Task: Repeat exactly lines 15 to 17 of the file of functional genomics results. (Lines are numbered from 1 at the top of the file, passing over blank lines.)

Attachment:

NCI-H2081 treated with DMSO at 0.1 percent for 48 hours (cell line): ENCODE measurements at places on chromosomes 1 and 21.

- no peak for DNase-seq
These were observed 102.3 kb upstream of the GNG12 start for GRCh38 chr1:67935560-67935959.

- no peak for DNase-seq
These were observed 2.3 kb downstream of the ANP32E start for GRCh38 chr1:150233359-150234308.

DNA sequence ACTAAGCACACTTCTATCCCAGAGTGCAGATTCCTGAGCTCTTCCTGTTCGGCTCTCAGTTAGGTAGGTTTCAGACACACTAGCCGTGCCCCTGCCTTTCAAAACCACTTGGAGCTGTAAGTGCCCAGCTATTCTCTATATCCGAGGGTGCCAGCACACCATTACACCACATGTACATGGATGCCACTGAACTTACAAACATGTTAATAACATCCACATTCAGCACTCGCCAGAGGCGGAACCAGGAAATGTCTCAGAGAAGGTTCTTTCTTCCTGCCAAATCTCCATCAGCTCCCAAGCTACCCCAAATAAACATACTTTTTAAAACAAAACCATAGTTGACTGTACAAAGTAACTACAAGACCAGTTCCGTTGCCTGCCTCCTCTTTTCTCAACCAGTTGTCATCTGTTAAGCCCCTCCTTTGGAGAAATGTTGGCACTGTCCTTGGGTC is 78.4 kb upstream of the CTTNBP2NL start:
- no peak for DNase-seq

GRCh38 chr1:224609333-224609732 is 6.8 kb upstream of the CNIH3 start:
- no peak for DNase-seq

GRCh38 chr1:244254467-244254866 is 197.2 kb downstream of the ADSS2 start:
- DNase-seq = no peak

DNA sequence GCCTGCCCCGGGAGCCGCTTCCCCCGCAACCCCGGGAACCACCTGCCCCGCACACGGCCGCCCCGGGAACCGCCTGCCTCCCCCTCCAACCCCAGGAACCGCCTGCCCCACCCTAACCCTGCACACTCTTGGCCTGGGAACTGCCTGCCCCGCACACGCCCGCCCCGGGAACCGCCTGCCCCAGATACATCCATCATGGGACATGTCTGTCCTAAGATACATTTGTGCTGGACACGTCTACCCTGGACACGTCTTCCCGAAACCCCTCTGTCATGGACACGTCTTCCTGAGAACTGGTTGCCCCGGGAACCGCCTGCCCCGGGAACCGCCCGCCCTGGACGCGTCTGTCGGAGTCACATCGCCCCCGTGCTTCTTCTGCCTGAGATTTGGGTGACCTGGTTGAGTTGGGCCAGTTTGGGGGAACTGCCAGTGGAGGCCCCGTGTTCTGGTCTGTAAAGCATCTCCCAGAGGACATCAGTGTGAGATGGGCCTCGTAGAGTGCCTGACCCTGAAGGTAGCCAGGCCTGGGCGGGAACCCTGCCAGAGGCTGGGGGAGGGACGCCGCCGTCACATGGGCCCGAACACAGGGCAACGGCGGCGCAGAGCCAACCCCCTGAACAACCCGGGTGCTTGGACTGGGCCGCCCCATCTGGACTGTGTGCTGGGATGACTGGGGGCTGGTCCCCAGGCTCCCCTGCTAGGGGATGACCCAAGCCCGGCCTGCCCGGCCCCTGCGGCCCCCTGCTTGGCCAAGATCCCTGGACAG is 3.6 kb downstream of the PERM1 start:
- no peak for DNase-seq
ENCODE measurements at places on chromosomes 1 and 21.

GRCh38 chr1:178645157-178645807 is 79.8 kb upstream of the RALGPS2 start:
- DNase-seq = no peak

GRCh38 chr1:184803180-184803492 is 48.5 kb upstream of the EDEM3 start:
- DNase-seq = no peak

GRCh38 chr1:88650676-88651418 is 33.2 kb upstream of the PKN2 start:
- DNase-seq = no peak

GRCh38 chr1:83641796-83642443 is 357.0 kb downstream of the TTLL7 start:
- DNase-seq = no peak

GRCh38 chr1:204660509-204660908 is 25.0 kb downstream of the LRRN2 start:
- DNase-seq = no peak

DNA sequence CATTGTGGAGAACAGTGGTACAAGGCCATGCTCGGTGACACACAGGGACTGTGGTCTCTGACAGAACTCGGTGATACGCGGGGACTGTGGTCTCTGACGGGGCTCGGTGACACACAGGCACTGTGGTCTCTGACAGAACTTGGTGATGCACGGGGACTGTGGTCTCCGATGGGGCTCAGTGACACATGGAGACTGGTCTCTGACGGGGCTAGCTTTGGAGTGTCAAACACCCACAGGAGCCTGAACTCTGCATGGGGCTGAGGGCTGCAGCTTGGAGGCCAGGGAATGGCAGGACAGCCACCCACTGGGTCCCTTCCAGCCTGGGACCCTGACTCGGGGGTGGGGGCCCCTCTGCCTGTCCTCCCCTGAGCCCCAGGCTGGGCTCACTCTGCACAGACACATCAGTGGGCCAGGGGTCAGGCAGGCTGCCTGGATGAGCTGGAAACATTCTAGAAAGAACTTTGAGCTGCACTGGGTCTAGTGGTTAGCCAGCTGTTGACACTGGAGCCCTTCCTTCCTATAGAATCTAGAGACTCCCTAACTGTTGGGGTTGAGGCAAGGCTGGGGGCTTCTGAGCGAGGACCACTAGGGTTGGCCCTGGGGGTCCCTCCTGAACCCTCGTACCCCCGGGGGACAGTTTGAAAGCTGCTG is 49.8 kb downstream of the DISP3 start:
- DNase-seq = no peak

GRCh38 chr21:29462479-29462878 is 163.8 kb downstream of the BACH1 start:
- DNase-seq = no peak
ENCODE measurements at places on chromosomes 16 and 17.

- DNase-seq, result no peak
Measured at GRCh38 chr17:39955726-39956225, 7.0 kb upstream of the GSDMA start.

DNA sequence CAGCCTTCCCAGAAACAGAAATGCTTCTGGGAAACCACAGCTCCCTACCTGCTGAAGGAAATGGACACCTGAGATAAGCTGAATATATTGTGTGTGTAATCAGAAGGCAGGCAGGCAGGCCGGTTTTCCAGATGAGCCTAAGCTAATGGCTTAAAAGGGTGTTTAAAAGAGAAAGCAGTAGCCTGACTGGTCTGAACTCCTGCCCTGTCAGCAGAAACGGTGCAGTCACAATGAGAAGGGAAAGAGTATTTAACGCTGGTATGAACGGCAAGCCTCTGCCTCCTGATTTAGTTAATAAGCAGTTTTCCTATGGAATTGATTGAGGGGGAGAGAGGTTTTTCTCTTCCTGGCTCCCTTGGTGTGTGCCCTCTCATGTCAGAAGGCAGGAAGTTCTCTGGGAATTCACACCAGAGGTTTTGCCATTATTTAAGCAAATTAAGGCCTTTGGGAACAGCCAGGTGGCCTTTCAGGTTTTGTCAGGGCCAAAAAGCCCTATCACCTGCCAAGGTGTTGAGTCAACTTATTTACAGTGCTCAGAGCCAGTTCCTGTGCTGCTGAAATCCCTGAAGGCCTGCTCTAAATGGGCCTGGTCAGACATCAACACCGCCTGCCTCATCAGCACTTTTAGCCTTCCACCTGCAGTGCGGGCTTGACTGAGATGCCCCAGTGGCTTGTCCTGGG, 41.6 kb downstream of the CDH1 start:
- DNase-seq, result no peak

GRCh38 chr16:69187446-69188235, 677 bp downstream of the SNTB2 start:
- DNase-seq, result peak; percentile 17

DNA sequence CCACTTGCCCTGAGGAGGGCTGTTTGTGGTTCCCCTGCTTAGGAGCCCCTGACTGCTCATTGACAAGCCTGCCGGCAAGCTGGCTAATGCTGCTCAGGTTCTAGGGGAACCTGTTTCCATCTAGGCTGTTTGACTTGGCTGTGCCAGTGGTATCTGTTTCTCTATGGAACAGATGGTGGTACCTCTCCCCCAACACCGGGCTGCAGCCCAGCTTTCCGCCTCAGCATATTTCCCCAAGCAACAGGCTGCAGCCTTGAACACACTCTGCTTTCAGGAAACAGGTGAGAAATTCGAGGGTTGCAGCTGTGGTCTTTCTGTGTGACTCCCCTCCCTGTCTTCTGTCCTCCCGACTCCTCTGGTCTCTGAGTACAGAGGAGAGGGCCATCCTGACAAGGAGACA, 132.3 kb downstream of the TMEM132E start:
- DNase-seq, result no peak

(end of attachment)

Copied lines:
GRCh38 chr1:178645157-178645807 is 79.8 kb upstream of the RALGPS2 start:
- DNase-seq = no peak

GRCh38 chr1:184803180-184803492 is 48.5 kb upstream of the EDEM3 start: